My breast cancer diagnosis was an extreme blow. One minute, I was a healthy and happy 47-year-old woman. The next, I had a tumor that could take me away from my school-aged children far too soon. My providers were amazing in how fast they moved. Within days I saw two surgeons, two reconstruction specialists, a DNA specialist, a nutritionist, a radiologist and multiple oncologists. We made a plan quickly and I was strong and positive enough to fight. Or so I thought.
No one prepared me for the emotional journey in which I was embarking. The stress of telling my children, my friends, my work. Losing my hair and eventually losing strength. Having a fear so strong it caused me to worry at every turn. There were a lot of ups and downs in the beginning, and monitoring my emotions was just as important as my body.
So, I know from experience that helping breast cancer patients deal with depression is key. Here, two mental health professionals who manage breast cancer patients provide some guidance for clinicians unfamiliar with this journey.
Determine If It Is Depression or Distress
Symptoms of clinical depression include sadness, tearfulness, anxiety, fatigue, difficulty concentrating, insomnia or hypersomnia (sleeping more than usual), weight change, thoughts of death, suicidal thoughts, suicide attempts, feeling guilty, helpless and worthless, and loss of interest in usual activities.
“These symptoms are very common during the cancer treatment trajectory, as well as when treatment ends,” says Pamela Ginsberg, PhD, Staff Psychologist at Doylestown Health and Board of Directors member for the Cancer Support Community of Greater Philadelphia.
But diagnosis is difficult because many of these responses characterize a normal response to a cancer diagnosis. “There is a difference between depression and distress,” adds Greg Garber, MSW, LCSW, Director Patient Support Services, Neu Center for Supportive Medicine and Cancer Survivorship at Philadelphia’s Sidney Kimmel Cancer Center. “Depression is a defined syndrome. Distress is experiencing highs and lows, happiness and sadness, and are often the result of the anxiety that comes when a patient is diagnosed with breast cancer.”
Anxiety is also common after a breast cancer diagnosis. According to Garber, it goes away in about half of patients after they develop a better sense of what to expect from treatment.
Watch for Risk Factors
Clinical depression occurs in about 20 to 25 percent of cancer patients, significantly higher than the general population’s rate of between 7 and 10 percent, says Ginsberg. If a patient has a personal history of a major depressive disorder, a family history of depression, uncontrolled pain, has advanced cancer and/or a history of substance abuse or addiction, he or she is at greater risk of depression, even after treatment is over.
Anxiety can also last well beyond treatment, often due to a general anxiety disorder. In these cases, it’s best to refer the patient to a psychologist who treats chronic anxiety.
Be Cautious With Prescriptions
Prescribers often turn to antidepressants or anti-anxiety medication for clinical depression and distress.
But, Garber clarifies, “not everyone who cries in your office needs medicine. Sometimes PCPs are too quick to prescribe medications … Although anti-anxiety medications such as Xanax and Valium can be a good short-term solution to help a patient sleep, get through their initial anxiety and even control nausea during chemotherapy, these are short-term solutions.”
Ginsberg also cautions that some antidepressants interfere with hormonal treatments that breast cancer patients often receive.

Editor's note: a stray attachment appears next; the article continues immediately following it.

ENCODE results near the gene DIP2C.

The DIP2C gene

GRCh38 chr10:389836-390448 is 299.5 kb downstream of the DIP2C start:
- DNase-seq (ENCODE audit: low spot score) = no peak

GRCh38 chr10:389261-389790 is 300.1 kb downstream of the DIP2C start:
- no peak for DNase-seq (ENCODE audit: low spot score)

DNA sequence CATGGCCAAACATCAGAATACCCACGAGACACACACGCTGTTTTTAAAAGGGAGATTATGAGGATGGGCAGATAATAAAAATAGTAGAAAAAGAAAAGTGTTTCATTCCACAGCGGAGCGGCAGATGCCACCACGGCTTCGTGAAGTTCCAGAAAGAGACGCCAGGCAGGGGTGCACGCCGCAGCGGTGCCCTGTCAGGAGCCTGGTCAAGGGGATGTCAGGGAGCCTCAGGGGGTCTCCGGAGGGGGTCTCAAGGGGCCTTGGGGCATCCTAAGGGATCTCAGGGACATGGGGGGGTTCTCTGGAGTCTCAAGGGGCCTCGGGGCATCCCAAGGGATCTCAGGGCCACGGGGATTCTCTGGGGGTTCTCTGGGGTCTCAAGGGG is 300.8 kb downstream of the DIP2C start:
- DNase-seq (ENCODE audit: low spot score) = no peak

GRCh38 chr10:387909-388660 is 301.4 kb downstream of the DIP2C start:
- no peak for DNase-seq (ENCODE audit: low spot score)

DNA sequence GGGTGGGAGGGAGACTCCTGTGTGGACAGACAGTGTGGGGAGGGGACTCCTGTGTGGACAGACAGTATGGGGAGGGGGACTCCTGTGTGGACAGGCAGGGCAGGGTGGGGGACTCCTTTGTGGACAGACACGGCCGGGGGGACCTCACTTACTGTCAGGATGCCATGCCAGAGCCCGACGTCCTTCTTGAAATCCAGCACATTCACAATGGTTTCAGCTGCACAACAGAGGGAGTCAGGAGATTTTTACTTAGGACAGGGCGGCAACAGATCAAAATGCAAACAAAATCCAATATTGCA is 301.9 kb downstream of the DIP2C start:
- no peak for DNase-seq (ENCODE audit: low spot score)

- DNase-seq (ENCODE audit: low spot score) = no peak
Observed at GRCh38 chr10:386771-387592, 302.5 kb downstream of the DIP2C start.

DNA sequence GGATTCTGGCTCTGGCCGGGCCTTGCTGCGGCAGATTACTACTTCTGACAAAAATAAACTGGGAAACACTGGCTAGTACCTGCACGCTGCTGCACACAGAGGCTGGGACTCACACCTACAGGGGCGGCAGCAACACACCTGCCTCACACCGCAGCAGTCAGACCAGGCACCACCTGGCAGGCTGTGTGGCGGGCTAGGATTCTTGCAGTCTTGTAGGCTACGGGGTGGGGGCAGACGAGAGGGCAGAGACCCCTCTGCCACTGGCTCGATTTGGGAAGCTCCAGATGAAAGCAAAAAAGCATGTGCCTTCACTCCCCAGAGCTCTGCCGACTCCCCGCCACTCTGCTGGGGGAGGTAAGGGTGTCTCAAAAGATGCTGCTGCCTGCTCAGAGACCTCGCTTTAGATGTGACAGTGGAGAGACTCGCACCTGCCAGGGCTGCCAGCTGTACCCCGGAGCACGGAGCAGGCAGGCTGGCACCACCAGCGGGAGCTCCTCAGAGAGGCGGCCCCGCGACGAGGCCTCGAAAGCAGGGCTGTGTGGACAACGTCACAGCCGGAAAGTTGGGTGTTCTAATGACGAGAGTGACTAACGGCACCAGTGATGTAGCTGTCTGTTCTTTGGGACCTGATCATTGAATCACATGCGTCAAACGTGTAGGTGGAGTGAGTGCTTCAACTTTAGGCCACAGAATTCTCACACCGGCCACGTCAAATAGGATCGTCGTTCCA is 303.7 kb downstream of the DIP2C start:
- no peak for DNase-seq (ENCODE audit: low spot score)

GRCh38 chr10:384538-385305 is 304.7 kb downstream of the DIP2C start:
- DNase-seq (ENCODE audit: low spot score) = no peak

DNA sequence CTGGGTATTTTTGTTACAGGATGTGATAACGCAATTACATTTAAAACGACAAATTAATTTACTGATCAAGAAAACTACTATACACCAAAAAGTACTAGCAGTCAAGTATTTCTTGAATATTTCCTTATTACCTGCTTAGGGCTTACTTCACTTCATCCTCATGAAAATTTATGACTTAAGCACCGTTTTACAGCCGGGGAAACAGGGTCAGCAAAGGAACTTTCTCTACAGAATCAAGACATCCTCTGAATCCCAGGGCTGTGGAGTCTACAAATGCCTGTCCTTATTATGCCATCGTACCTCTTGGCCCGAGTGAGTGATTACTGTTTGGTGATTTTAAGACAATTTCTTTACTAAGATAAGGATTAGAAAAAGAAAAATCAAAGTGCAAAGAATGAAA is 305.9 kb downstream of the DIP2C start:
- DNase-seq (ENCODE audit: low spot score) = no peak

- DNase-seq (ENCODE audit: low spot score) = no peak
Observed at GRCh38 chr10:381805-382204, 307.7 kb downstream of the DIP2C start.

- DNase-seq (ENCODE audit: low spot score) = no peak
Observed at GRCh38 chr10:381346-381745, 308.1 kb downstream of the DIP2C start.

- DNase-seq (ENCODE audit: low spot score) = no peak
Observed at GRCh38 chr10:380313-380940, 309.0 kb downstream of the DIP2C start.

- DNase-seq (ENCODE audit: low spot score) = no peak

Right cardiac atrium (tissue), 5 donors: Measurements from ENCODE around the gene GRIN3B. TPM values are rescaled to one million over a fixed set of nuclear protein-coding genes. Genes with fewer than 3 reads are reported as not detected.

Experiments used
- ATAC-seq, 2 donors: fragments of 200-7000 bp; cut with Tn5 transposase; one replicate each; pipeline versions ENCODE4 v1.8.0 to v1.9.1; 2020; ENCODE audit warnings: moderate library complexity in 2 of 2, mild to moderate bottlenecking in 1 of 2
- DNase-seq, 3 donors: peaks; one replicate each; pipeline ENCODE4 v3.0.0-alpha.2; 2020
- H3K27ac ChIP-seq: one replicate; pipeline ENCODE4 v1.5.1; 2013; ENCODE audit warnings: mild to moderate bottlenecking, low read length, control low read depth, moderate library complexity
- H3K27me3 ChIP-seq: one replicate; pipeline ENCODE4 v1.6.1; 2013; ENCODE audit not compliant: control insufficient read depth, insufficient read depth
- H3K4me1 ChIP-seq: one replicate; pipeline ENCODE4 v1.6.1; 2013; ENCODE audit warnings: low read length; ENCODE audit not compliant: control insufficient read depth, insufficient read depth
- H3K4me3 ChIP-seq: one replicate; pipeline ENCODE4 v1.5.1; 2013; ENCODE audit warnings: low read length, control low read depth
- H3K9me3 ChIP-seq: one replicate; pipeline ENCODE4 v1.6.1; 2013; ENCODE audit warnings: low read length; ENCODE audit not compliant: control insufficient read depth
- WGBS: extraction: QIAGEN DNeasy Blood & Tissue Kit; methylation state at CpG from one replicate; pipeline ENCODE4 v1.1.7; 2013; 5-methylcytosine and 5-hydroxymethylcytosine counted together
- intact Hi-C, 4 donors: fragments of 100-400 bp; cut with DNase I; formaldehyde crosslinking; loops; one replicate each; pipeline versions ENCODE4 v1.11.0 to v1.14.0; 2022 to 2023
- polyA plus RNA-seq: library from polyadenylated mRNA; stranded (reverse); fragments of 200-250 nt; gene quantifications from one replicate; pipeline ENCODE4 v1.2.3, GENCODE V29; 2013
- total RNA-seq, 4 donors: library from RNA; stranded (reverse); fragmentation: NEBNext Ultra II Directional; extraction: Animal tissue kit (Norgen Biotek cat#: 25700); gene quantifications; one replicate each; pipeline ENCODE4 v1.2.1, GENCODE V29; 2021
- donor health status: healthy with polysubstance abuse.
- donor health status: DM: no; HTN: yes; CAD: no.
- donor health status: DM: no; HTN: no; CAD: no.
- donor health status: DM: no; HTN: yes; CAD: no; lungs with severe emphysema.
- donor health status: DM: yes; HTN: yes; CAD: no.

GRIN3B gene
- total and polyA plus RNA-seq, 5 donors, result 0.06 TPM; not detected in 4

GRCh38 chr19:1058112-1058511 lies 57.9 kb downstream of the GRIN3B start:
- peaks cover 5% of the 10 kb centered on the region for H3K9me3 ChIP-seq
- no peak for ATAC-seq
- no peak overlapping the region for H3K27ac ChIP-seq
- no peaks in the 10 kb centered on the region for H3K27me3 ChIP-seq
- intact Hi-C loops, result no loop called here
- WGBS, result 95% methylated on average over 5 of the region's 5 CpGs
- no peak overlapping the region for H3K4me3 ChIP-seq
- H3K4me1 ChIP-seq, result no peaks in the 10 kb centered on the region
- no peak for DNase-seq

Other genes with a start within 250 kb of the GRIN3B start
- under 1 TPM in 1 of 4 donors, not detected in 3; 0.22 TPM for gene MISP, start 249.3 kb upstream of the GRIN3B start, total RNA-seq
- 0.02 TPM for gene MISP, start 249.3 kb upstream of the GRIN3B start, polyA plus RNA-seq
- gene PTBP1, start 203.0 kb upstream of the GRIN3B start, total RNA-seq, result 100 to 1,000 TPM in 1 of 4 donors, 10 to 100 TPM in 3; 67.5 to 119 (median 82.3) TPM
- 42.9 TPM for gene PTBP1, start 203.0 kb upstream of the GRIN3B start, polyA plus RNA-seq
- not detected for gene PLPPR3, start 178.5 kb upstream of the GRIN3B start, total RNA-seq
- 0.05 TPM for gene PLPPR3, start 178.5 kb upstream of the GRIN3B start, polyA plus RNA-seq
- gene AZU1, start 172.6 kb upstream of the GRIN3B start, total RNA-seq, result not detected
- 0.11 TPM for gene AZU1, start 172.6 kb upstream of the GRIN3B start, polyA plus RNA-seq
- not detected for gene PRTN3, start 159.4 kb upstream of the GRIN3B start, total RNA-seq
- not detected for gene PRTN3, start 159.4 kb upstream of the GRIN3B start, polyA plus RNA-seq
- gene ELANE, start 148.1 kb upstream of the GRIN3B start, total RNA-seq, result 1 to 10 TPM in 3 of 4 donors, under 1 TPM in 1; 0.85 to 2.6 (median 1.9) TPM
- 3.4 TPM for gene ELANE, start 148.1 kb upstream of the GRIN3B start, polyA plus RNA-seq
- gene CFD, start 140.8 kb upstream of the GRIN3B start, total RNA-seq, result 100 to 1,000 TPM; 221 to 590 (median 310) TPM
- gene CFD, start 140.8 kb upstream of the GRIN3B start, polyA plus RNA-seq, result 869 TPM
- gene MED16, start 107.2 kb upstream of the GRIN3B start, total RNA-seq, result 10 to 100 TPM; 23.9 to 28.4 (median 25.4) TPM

“Some antidepressants are not well-tolerated, and many patients express concern about additional medications,” she says. “In mild to moderate depression, psychotherapy alone may suffice, but in more severe depression, antidepressants are often needed.”
Much of what breast cancer patients experience is fear of the unknown, so “give your patients a little extra time to answer questions and concerns and help them come to terms with what they are going through,” says Garber.
You should also lean on your patient’s oncologist if you need help providing emotional support, but base your decision to do so on your relationship with the patient.
“Oncologists pay close attention to the signs of distress and depression,” Garber explains.”If you only see a patient for managed care once or twice a year, refer them to their oncologist. If you have a tremendous relationship with your patient, help provide them with the comfort they need during this time.”
Enlist Help from Mental Health Experts
“If you recognize, diagnose or suspect depression, a referral to a licensed mental health professional is warranted,” Ginsberg says. “Referring a patient to someone who has a training and experience treating cancer patients is particularly helpful. Support groups are also extremely useful, though individual treatment is highly recommended when clinical depression is present. The standard of care for treatment of depression is psychotherapy combined with medication.”
Collaborate with the Patient’s Entire Care Team
Breast cancer patients see several providers at once, so working closely with them to understand the intricacies of the treatment plan is crucial.
“In a perfect world, once a cancer survivor finishes with oncology, they can be placed back in the care of their PCP with all of the details of survivorship guidelines, such as when a patient is put on hormone-blocking drugs, and then their PCP will be more alert for bone density concerns,” says Garber.
“There is no doubt that treatment is usually more cohesive when all of the treating health professionals are in communication with one another,” adds Ginsberg. “When there are mental health concerns on the part of the PCP, then it is wise to talk with the treating psychologist about how they can work together to support the patient’s needs.”